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Sunday, August 24, 2014

HollyShorts 2014 Highlights

The Movie Report

There's both a certain beauty and burden of attending a short film festival, especially one as large and lengthy as HollyShorts, which just marked its tenth year from August 14-23 at the TCL Chinese 6 in Hollywood. No matter how few of the programming blocks one attends, there will always be plenty of titles to talk about--or, in the case of people such as myself, write about. But given that any block in the festival can feature around no less than, and possibly more than, ten titles, it can be a daunting task to write about everything one sees, especially given the often hit and miss nature of the short film format. So, instead of squeezing out, and in some cases forcing out, a few lines on all that I was able to see at the fest, I will accentuate the positive, as it were, and put a spotlight a few films that I saw that stood out in the best way, listed here in alphabetical order.

Asleep & Awake
Many filmmakers use a short film as a calling card more for their technical skills and less for their storytelling prowess, but when such an exercise is as riveting as Joshua Giuliano's thrilling work, such a complaint is beside the point. As the title suggests, this is a bit of a dual film, focusing on a young girl as she is asleep and awake. For the former, Giuliano shows great skill as a traditional horror filmmaker, building the requisite suspense in a classic scenario of a mysterious presence in a house, which he plays out in long, elegant, creepy shots. As effective as that section of the film is, it's the back half of the film where he fully shows his mastery of mood, creating almost unbearably unsettling dread and tension out of the most deceptively unadorned and seemingly mundane motions of the girl, now awake from her nightmare. Neither half of the film sounds like much, but in Giuliano's incredibly capable hands, it makes for a memorably menacing, masterful watch.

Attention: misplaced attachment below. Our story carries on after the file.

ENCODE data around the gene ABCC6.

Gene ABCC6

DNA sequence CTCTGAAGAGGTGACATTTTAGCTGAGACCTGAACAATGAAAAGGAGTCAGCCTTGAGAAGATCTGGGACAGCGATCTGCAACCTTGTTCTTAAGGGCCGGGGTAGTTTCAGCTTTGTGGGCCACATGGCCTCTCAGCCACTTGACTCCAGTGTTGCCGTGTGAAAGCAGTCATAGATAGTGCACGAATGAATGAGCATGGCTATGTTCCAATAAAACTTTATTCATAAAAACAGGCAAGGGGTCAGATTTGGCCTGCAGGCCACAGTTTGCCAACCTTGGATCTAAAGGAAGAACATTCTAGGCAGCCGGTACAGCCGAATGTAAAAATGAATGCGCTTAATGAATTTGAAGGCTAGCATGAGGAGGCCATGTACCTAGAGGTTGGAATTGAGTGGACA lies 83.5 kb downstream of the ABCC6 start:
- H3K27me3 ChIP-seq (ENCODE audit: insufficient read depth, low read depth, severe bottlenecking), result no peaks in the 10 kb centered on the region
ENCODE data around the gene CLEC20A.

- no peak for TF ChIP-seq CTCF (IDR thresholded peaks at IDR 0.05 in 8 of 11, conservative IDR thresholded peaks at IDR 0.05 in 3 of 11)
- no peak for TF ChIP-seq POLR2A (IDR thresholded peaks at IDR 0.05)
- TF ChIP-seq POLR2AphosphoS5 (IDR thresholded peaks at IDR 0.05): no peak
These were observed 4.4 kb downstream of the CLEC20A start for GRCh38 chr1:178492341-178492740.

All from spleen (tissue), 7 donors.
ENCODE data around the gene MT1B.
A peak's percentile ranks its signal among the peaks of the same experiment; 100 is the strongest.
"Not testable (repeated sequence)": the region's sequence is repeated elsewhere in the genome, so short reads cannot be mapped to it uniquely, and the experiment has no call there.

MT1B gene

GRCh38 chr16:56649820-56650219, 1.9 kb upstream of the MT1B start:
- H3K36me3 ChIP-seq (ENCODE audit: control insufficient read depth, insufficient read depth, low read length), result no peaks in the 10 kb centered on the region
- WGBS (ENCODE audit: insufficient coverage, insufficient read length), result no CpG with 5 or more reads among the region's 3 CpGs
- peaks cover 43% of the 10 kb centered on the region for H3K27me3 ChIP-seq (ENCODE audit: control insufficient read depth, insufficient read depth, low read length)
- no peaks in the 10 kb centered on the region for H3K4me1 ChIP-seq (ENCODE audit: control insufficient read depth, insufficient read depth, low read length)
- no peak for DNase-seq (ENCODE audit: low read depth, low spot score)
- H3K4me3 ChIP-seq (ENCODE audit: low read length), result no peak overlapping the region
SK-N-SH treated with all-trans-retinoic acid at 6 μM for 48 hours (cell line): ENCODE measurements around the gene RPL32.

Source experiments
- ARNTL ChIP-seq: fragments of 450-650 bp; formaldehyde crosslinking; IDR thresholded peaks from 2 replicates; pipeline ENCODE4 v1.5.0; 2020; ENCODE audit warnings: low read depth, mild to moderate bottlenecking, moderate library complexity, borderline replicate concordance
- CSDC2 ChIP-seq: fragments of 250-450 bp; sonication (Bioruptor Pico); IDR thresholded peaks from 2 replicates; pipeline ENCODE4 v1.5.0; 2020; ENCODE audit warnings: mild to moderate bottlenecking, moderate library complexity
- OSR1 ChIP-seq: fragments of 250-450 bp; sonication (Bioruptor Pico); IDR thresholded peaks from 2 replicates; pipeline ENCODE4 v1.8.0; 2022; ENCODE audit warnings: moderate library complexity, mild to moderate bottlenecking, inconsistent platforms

Breuder (Brothers)
Daniel Rübesam's German language drama is everything a short film should be: telling a fully thought-out story and involving, completely fleshed-out character arcs in a smoothly assembled, affectingly performed little package. The brothers of the title, Tom (Aleksandar Tesla) and Mikey (Oliver Zgorelec), both share a criminal past in addition to blood, but when the latter is in a bind and turns to the former for help, it may mean deviating from the peacefully reformed straight-and-narrow path. It's not the most original of premises, but Rübesam brings together all the elements with such craft and care that its suspense and, above all else, emotional impact is genuine.

In the action shorts block in which it was featured, actor Denzel Whitaker's writing (with Barnaby Barilla)/directing debut was far and away the most Hollywood slick--which is not the backhanded compliment it may sound like. While clocking in at an economical 25 minutes, the action sequences and overall visual flair in this tale of a cop (Kevin Phillips) whose personal loss drives him to pursue a path of vigilante justice measures up to the standard of a full feature, if not exceed that of many. The nuts and bolts of the plot may not be original--for, indeed, my brief description is as deep as it gets--but when it comes to genre, style is what generally matters most, and the level of polish Whitaker is able to achieve with limited means, in terms of not only the impressive and assured technical aspects but the solid performances, indicate great promise for his future filmmaking endeavors.

Get Some
If there are two genres in critical danger of exhausted overexposure--that is, if they haven't reached that saturation point already--it's zombie apocalypse horror and reality television, but directors Adam and Joe Horton and writing collaborator Simon Uttley give tired tropes an irreverently invigorated spin in this cheeky satire. Key to the film's success is a memorable lead character in the aptly named Hunter Smith (Warren Brown), larger-than-life host of the titular TV show, a series documenting his gung-ho exploits seeking out and killing those infected with a virus that turns humans into flesh-eating monsters; literally along for the ride is a doctor (John Hannah) who maintains there is still some vestige of humanity buried within the afflicted. As exuberantly executed here by the Hortons, the conceit is ripe for further expansion, whether at full feature or ongoing series length, and that's not just due to the commercial hook and name value of the top-billed stars. While their recognition factor do lend some standout selling point cachet amid a vast sea of shorts, the top-billed pair certainly deliver performances that are worth even more, especially Brown. Best known as DS Justin Ripley in all three series of Luther--but whom I personally most esteem for his terrific lead work in his underseen BBC starring vehicle Good Cop--Brown shows a fearless comic flair and timing heretofore rarely seen, and the fifteen or so minutes of this film whet the appetite for an even greater taste of all the hilariously demented directions he and the Hortons can take Hunter in an expanded context. But as is in its current incarnation, Get Some stands on its own as a smart, self-contained blast of breezy, bloody fun.

For more information on HollyShorts, visit the official site.

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